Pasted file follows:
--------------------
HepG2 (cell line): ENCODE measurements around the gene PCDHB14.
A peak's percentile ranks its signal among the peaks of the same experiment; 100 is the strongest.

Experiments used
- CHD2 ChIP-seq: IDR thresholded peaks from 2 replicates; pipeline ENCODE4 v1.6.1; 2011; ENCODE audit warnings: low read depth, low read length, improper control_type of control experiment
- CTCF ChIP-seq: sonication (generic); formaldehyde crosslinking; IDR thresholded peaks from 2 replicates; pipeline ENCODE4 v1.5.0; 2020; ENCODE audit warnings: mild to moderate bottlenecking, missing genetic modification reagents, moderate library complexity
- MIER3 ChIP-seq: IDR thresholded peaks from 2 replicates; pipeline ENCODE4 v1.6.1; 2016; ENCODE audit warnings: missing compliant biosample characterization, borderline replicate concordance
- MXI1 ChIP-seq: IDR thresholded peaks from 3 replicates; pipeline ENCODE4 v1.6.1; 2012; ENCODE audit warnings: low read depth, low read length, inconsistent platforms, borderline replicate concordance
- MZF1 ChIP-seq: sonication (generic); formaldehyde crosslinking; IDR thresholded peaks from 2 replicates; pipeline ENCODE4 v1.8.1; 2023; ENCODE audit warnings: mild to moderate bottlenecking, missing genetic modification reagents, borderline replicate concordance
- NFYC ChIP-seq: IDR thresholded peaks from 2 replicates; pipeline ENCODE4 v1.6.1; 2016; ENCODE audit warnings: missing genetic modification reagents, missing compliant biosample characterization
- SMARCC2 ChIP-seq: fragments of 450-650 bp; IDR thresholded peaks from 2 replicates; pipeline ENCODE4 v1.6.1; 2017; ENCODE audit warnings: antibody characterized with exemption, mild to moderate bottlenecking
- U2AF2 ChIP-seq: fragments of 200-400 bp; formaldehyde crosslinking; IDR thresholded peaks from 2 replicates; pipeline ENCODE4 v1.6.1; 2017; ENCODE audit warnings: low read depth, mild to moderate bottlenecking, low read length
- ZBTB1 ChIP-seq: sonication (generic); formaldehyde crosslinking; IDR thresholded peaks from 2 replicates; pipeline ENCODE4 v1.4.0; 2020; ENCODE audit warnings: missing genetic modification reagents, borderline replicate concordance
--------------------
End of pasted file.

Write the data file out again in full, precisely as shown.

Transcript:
HepG2 (cell line): ENCODE measurements around the gene PCDHB14.
A peak's percentile ranks its signal among the peaks of the same experiment; 100 is the strongest.

Experiments used
- CHD2 ChIP-seq: IDR thresholded peaks from 2 replicates; pipeline ENCODE4 v1.6.1; 2011; ENCODE audit warnings: low read depth, low read length, improper control_type of control experiment
- CTCF ChIP-seq: sonication (generic); formaldehyde crosslinking; IDR thresholded peaks from 2 replicates; pipeline ENCODE4 v1.5.0; 2020; ENCODE audit warnings: mild to moderate bottlenecking, missing genetic modification reagents, moderate library complexity
- MIER3 ChIP-seq: IDR thresholded peaks from 2 replicates; pipeline ENCODE4 v1.6.1; 2016; ENCODE audit warnings: missing compliant biosample characterization, borderline replicate concordance
- MXI1 ChIP-seq: IDR thresholded peaks from 3 replicates; pipeline ENCODE4 v1.6.1; 2012; ENCODE audit warnings: low read depth, low read length, inconsistent platforms, borderline replicate concordance
- MZF1 ChIP-seq: sonication (generic); formaldehyde crosslinking; IDR thresholded peaks from 2 replicates; pipeline ENCODE4 v1.8.1; 2023; ENCODE audit warnings: mild to moderate bottlenecking, missing genetic modification reagents, borderline replicate concordance
- NFYC ChIP-seq: IDR thresholded peaks from 2 replicates; pipeline ENCODE4 v1.6.1; 2016; ENCODE audit warnings: missing genetic modification reagents, missing compliant biosample characterization
- SMARCC2 ChIP-seq: fragments of 450-650 bp; IDR thresholded peaks from 2 replicates; pipeline ENCODE4 v1.6.1; 2017; ENCODE audit warnings: antibody characterized with exemption, mild to moderate bottlenecking
- U2AF2 ChIP-seq: fragments of 200-400 bp; formaldehyde crosslinking; IDR thresholded peaks from 2 replicates; pipeline ENCODE4 v1.6.1; 2017; ENCODE audit warnings: low read depth, mild to moderate bottlenecking, low read length
- ZBTB1 ChIP-seq: sonication (generic); formaldehyde crosslinking; IDR thresholded peaks from 2 replicates; pipeline ENCODE4 v1.4.0; 2020; ENCODE audit warnings: missing genetic modification reagents, borderline replicate concordance